TALLINN - All European Union member states along with the European Free Trade Association countries Liechtenstein, Norway, Iceland and Switzerland on Friday signed the Tallinn Declaration on e-Government that sets the common goals for the development of e-government over the next five years, providing direction for both national and pan-European innovation.
"For Estonians, e-government has become quite commonplace and we are used to doing things online. However, in Europe as a whole, e-governance is not as prevalent as it is for us. Tallinn Declaration does not translate into innovation for Estonia as we have already complied with the guidelines, agreed upon today with the other European countries," Estonian Minister of Entrepreneurship and Information Technology Urve Palo said.
"For other European countries, however, Tallinn Declaration brings about significant changes. We came to a common understanding that all European countries need to create opportunities for their citizens and enterprises to use state services digitally and without the need to leave their homes. The deployment of ID cards across Europe is another aim, in order for digital signatures to be provided internationally. Me with my Estonian card and my neighbor with their state document. Think about how much time it would save," the minister was quoted by spokespeople as saying.
"Tallinn Declaration will also provide guidelines on how to cooperate more in Europe. First and foremost, we do not want countries to ask citizens and businesses for the same data many times over. If I have already registered my car in Estonia, it would be wise if I did not have to redo it, for example, when moving to Belgium. Governments could exchange this data automatically. We should always keep in mind though that personal data belongs exclusively to the citizen and that countries can only share it when the person in question has expressed it explicitly," Palo added.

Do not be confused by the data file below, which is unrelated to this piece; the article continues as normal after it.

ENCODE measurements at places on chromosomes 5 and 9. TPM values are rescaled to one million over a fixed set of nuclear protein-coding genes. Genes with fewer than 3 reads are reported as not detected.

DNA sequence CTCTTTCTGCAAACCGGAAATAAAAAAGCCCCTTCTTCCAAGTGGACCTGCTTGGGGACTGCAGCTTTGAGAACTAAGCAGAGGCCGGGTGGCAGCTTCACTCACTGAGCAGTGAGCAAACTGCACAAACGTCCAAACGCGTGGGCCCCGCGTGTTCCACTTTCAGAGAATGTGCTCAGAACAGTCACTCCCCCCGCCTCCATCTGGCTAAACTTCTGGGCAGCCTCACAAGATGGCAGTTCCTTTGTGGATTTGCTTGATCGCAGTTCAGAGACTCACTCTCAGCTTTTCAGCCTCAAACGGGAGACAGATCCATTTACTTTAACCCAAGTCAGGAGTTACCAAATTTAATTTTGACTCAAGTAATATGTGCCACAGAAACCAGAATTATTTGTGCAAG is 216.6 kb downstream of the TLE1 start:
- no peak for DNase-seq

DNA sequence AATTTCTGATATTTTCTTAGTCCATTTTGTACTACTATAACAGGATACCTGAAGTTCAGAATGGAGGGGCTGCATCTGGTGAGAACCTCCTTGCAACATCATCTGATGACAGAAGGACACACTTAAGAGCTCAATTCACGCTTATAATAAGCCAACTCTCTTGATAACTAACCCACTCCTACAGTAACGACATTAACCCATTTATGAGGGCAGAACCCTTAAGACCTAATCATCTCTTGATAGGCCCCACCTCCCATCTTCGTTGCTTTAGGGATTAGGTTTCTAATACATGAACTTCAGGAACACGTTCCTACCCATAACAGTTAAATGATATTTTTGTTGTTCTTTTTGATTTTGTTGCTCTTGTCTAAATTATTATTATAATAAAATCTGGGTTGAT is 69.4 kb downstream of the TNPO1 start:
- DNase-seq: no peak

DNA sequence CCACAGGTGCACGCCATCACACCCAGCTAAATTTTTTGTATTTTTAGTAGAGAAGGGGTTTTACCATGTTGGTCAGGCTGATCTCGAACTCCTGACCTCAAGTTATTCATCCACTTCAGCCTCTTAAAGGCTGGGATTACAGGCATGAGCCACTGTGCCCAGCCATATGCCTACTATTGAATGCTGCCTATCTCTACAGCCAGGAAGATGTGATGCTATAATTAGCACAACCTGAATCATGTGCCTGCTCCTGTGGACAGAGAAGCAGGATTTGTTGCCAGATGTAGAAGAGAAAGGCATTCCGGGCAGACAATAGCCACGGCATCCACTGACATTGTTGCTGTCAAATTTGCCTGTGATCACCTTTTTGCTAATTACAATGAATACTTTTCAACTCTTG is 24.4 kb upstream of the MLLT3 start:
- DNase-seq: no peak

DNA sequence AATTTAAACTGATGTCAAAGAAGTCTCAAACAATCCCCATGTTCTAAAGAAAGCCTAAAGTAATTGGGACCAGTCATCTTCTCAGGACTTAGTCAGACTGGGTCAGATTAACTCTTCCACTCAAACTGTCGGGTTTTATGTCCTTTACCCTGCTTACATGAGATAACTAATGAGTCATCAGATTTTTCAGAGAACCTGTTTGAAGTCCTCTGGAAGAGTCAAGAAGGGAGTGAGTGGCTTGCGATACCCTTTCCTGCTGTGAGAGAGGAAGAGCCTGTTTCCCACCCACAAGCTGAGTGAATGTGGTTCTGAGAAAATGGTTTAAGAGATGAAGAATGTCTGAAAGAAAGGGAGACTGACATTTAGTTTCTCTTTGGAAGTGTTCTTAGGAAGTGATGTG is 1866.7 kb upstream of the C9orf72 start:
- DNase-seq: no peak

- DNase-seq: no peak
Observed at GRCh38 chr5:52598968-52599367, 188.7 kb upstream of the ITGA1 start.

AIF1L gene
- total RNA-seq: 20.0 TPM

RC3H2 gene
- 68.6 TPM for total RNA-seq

"Looking back, the previous e-government declaration was signed in Malmo in 2009. It is clear that the world has changed significantly in the meantime. People's security issues are no longer solely a matter of physical safety as cyber security has become at least as important. With the Tallinn Declaration, we collectively agreed that the principles of security and privacy must be in line with the highest standards when developing state e-services," the minister said
Tallinn Declaration was signed under the auspices of the ministerial conference on e-government where European digital ministers, business people, e-government experts and civil society representatives met to discuss the future technologies of e-government and share existing user experience across countries. Among the e-government technologies, the conference focused on artificial intelligence, virtual reality and solutions against fake news, already important in the day-to-day work of governments and even more important in the future, as experts predict, the Ministry of Economic Affairs and Communications said.
Conference speakers and panelists are to analyze how future technologies can make the decision-making process of politicians more data-based. Among the speakers are Marco Pancin, one of Google's top executives, Dominic Eskofier, head of the European Virtual Reality Association, former NATO Col. Aivar Jaeski, and Prime Minister Juri Ratas.